5. The original authority, which dealt with the material placed before it, rightly in my view, came to the conclusion that a part of the turnover of the assessees, namely, the transactions in respect of which the goods were despatched from the State of Tamil Nadu to States outside it, pursuant to the contract entered into between the Chief Controller of Telegraph Stores, Calcutta, and the petitioners constituted inter-State sales which would attract levy of sales tax under the Central Sales Tax Act of 1956. Curiously enough, the respondent purporting to act under Section 16 of the Madras General Sales Tax Act, which enables him to reopen a closed assessment 'for any reason' has chosen to reopen the same on the ground that the transactions in question and particularly the sales effected by the petitioners to out of the State Controllers of Stores should be deemed to be intra-State sales. The reasoning of the respondent is that as the goods were accepted or rejected, as the case may be, by the Controller of Stores at Madras, any movement of the goods thereafter, even though at the instance of the assessees or at their behest, should be deemed to be one which was made by the Controller of Stores at Madras'. He would conclude that the transfer of property in the goods was completed at Madras, but at the same time would add that such transfer of property was to the consignees whose representative was stationed at Madras. Obviously, the authority has treated the Controller of Stores, Madras, as a representative of the Controllers of Stores, Bombay, Calcutta, Jubbulpore and New Delhi. Nowhere does the contract assign such a duty to the Controller of Stores, Madras. What happened in this case is, the Chief Controller of Telegraph Stores, Calcutta, who is apparently the Head of the Department of the Telegraph Stores, conscious of the fact that the stores are being purchased at Madras, for the benefit of other Controllers outside the State of Madras, has requested the Controller of Stores at Madras to inspect the goods, so that by such a check and supervision, the normal rejections and return which ordinarily flow from a contract of supply of goods creating practical difficulties besides complications in the matter, might not happen. This is a step taken or instruction given by way of guidance, by the Chief Controller of Telegraph Stores, Calcutta, to the Controller of Stores, Madras, to ensure that goods are treated, accepted and sealed by him. It means nothing more than that the Controller of Stores at Madras is just supervising the quality of the goods and as far as possible ensuring that the goods which are accepted generally by the department are being despatched by the assessees as manufacturers thereof. In fact, this cannot be deemed to be a term of the contract which has an impact on tax liability. The Controller at Madras is constituted as an intermediary for a particular purpose which has no relation to the contract of sale of the goods, which is primarily the result of negotiations between the Chief Controller of Telegraph Stores, Calcutta, and the assessees. Further, with reference to this contract, specific despatch instructions were issued by the Chief Controller of Telegraph Stores, Calcutta, which clinch as it were the real intention of the parties. Under the despatch instructions, the Chief Controller at Calcutta has made it clear that the various goods mentioned therein and for which contracts have been entered into are to be despatched to the various stations such as Calcutta, Bombay, Jubbulpore and New Delhi and such movement are understood to be in pursuance of the contracts already entered into.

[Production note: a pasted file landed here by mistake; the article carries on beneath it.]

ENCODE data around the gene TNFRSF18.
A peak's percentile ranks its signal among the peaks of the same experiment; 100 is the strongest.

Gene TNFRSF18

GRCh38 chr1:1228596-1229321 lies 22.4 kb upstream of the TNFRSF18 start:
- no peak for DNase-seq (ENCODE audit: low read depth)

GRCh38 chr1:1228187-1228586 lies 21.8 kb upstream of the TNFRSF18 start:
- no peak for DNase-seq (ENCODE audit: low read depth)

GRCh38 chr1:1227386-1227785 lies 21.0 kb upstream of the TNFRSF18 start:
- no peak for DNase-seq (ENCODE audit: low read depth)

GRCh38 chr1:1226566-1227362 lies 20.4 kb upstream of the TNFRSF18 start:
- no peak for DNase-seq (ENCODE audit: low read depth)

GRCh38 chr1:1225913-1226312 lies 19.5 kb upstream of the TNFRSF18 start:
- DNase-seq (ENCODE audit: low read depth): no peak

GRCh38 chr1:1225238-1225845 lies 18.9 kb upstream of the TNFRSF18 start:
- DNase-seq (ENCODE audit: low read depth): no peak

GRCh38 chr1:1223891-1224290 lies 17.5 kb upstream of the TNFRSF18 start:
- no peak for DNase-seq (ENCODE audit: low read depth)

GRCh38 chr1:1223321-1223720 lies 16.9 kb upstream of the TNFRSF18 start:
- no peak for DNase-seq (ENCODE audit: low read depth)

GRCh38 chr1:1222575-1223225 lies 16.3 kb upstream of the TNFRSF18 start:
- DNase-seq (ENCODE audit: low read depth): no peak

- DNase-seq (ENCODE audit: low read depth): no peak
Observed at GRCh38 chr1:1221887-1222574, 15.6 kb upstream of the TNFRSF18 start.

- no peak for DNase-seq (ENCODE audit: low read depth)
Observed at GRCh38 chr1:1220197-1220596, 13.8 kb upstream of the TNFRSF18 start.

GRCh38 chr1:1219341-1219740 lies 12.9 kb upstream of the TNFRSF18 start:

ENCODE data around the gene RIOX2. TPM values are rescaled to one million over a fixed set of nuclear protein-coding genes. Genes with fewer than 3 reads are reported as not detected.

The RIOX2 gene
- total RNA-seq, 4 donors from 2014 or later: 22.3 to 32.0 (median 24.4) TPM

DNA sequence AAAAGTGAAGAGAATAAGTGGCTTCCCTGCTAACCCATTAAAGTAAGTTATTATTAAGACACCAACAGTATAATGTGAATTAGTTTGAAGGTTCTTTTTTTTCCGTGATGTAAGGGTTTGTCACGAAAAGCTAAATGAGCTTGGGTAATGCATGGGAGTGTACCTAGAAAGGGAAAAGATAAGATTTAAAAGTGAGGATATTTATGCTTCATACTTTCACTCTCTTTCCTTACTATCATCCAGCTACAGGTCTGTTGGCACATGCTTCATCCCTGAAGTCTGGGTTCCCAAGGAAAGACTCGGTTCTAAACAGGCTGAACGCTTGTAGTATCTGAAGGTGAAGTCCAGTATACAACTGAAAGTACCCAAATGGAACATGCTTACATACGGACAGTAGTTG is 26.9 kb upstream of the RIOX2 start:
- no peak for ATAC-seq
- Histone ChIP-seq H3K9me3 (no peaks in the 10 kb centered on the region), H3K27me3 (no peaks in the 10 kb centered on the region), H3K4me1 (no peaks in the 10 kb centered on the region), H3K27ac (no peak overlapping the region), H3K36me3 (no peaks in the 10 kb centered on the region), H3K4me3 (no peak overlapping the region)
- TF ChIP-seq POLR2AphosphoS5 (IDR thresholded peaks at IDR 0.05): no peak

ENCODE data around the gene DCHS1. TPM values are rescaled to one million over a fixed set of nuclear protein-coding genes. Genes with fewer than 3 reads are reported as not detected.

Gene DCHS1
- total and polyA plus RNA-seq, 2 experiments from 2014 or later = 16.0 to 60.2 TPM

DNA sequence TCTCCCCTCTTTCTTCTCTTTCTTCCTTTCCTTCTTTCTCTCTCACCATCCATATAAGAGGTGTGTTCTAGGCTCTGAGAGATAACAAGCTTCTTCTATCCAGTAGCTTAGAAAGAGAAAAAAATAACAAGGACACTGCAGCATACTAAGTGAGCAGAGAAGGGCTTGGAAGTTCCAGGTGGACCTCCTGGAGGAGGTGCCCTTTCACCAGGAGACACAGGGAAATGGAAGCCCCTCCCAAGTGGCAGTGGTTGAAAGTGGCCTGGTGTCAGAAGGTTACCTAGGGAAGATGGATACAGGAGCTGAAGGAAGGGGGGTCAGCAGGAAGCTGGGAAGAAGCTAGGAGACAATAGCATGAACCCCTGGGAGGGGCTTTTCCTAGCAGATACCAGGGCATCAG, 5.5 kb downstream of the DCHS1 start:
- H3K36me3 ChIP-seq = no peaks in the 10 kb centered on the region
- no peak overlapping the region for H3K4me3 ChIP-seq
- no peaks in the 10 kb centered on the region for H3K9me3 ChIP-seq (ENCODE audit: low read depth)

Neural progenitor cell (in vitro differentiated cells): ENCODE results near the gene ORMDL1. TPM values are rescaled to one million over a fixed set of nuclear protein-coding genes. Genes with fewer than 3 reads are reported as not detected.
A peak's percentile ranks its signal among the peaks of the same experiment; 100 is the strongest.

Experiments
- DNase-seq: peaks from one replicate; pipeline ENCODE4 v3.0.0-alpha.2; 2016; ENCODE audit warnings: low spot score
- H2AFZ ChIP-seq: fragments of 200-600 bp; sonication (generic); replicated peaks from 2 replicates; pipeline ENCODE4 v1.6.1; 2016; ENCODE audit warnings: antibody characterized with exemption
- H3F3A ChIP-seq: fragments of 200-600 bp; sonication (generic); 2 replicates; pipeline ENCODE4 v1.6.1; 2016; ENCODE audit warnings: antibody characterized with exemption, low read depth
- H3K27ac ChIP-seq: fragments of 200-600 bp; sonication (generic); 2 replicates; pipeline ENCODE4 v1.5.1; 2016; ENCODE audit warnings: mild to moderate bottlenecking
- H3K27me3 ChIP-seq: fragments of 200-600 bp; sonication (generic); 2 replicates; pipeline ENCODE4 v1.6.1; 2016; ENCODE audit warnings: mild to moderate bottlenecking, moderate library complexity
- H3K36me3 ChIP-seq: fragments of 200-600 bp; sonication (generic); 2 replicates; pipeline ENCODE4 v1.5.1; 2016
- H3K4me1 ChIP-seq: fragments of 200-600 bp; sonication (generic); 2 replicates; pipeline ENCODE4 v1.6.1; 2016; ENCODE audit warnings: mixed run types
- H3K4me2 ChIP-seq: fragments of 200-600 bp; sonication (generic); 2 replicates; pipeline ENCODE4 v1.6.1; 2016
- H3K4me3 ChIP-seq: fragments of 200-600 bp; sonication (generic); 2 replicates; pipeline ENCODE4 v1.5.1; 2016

6. In an identical situation, this court in English Electric Company of India Ltd. v. Deputy Commercial Tax Officer  23 S.T.C. 32, made the following observations :
But the incidents intricately woven with the movement of goods may suggest that the seller knew the buyer and the goods moved for satisfying a contract with the buyer and but for the identified and identifiable buyer there would have been no occasion for the ascertained goods to move at all.... If there is a conceivable link between the movement and the buyer's contract, and if in the course of inter-State movement the goods move only to reach the buyer in satisfaction of his contract of purchase and such a nexus as above is otherwise inexplicable, then the sale or purchase of the specific or ascertained goods ought to be deemed to have taken place in the course of inter-State trade or commerce as such a sale or purchase occasioned the movement of the goods from one State to another.
7. In the instant case, the revenue is unable to explain as to why the goods moved from this State to another unless it be pursuant to the contract entered into between the Chief Controller of Stores, Calcutta, and the petitioners as sellers.
8. I am therefore satisfied that the jurisdiction assumed by the respondent under Section 16 of the Madras General Sales Tax Act, 1959, is not warranted in the instant case. I am not considering in the instant case, whether there was any reason for reopening the closed assessment or not, as I have already said that it is not necessary to do so. But, I am, however, satisfied that the sales in question undoubtedly are sales in the course of inter-State trade or commerce and cannot be dealt with as intra-State sales. In fact, the original authority, when it assessed the assessees for the years in question on 18th November, 1963, and 31st December, 1964, respectively, rightly assessed the transactions under the Central Sales Tax Act.
9. For the reasons stated above, the rules nisi are made absolute and the writ petitions are allowed. There will be no order as to costs.